Not an overly exciting topic, but astonishingly really very common, affecting 23% of people aged 18-65 and 38% of people above the age of 65 (Munteanu et al., 2017). It is around 3 times more common in females than in males – a fact which is explained further on.
Formerly called Hallux Valgus deformity (Hallux meaning big toe and Valgus referring to its deviation away from the midline of the body i.e. towards your baby toe), bunion is actually what we call the bulge that you can see prominently on the top/inside of your foot around the big toe joint (see picture below). (1)
As clinicians, we grade the deformity mild, moderate or severe depending on two angles in the foot. The following part might seem a bit confusing so please use the pictures below as a guide. The IM angle refers to the degree in which the first metatarsal deviates towards the midline of the body and the HA angle refers to the degree in which the big toe deviates away from the midline of the body. The greater these angles the more severe the deformity. (2)
The ultimate cause is unknown, but it is understood that there are a lot of factors, genetic, intrinsic and extrinsic that contribute to the formation of the deformity. In terms of genetics, it is estimated that 58-90% of patients with bunions, have a family history of bunions (Munteanu et al., 2017). It is important to note that having these factors does not mean that you will develop bunions, but they have been associated with them. I have listed the intrinsic and extrinsic factors in Table 1 below.
This generally depends on the level of deformity and how much it is affecting the patient’s life. A lot of people have the deformity and experience no pain or further complications. Their main complaints are generally related to footwear and cosmetic appearance. But, with that said, some patients do experience a lot of pain and discomfort, and that’s okay too as there are treatment options for them. One less conservative treatment option is steroid injections with local anaesthetic as the steroid will help to reduce inflammation temporarily. This and surgery will usually only be considered once conservative treatments have been tried and failed and the surgery chosen will be dependent on the grade of deformity.
There are a lot of conservative measures to use for bunions. Some that I would generally recommend include footwear modifications – wearing wider shoes without a high heel, pain relief medications and treatment of underlying causes (i.e. rheumatoid arthritis, gout etc). There are some homeopathic treatments that some clinicians recommend, such as Marigold therapy – using natural plant-based medications in the form of pastes and oils. M. Taufiq Khan (1996), was a clinician who swore by the use of the pastes and oils of Tagetes patula for treatment of pain, swelling and deformity associated with bunions. Tagetes patula is a flowering plant native to Mexico and Guatemala. Some clinicians argue that the multiple studies carried out by Khan on the effectiveness of Tagetes patula were biased with questionable results, but nonetheless it is a still a widely used treatment today. See the pictures below for a picture of the flower and an example of the oil (which costs around £7, see reference for link to shop).(3) (4)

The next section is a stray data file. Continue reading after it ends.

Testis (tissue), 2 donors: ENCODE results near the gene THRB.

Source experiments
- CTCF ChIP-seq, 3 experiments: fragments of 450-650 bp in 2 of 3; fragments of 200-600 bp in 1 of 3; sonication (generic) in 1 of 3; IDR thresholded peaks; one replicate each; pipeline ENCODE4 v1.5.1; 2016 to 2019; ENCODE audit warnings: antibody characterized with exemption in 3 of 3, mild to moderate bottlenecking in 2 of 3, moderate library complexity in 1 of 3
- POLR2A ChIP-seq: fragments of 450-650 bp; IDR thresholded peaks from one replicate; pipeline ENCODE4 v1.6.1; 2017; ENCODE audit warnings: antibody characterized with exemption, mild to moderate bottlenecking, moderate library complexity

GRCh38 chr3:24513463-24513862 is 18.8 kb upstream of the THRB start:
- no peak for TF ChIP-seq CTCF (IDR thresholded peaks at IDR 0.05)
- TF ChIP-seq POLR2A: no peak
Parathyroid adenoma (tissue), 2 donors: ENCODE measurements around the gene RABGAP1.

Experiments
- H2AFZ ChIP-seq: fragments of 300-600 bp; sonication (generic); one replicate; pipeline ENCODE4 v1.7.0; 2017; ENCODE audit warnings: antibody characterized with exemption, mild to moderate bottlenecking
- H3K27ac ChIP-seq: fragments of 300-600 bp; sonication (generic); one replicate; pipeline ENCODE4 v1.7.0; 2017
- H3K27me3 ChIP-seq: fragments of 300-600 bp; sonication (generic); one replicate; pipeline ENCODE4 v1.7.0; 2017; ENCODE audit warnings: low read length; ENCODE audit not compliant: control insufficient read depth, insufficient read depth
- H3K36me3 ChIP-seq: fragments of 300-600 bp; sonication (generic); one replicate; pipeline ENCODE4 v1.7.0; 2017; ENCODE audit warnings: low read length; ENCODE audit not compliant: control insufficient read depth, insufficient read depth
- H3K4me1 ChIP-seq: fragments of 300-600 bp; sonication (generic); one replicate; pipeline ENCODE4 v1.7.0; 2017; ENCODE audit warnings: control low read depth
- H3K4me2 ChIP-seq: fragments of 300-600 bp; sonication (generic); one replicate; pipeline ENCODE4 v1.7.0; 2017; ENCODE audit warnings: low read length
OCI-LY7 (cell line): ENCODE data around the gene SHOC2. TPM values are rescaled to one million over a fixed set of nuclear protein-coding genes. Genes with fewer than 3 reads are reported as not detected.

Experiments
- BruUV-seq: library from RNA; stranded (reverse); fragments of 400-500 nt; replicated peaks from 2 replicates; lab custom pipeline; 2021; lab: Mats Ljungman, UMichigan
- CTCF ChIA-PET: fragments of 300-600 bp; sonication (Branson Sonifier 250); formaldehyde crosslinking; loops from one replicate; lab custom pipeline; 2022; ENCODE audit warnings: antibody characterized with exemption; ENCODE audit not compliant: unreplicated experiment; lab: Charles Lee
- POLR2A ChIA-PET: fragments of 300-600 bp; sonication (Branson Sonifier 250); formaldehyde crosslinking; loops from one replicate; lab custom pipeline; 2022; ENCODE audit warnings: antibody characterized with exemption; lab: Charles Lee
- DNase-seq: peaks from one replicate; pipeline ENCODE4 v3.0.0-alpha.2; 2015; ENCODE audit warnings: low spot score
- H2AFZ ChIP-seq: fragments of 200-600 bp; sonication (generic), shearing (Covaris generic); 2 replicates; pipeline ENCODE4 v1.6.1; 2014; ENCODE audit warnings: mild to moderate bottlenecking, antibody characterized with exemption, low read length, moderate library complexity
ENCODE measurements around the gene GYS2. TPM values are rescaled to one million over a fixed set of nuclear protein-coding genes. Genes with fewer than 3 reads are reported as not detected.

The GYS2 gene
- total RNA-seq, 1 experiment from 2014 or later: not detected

Others swear by the use of night splints for the big toe to prevent progression of the deformity but to my knowledge, there has not been a study published that provides sufficient evidence of the effectiveness of night splinting. That said, they may work and be extremely efficient – they just haven’t provided any evidence of this thus far. Given that the rate of progression is different in each individual, it is difficult to prove the efficiency of most conservative treatment modalities. See picture below for an example of the splints you can buy for around £10 (see reference for link to shop).(5)
Although, as a rule of thumb, I always say that the patient knows what works for them and what doesn’t so if they’re happy with the night splinting or the Tagetes patula paste and feel that is it working for them, then happy days.
Khan, M.T. (1996). ‘The Podiatric Treatment of Hallux Abducto Valgus and Its Associated Condition, Bunion and Tagetes patula’. Journal of Pharmacy and Pharmacology, 48(7), pp. 768-770. Doi: 10.1111/j.2042-7158.1996.tb03968.x.
Mooney, J. & Campbell, R. (2010). “Adult foot disorders” in Frowen, P., O’Donnell, M., Lorimer, D., & Burrow, G. Neale’s Disorders of the Foot. 8th edn. Elsevier Churchill Livingstone, pp. 81-144.
Munteanu, S.E., Menz, H.B., Wark, J.D., Christie, J.J., Scurrah, K.J., Bui, M., Erbas, B., Hopper, J.L., & Wluka, A.E. (2017). ‘Hallux Valgus, By Nature or Nurture? A Twin Study’. Arthritis Care and Research, 69(9), pp. 1421-1428. Doi: 10.1002/acr.23154.
This article was intended as an information piece and should not be taken as medical advice. If you or someone you know suspects that they have a malignant lesion, you should consult your doctor as soon as possible.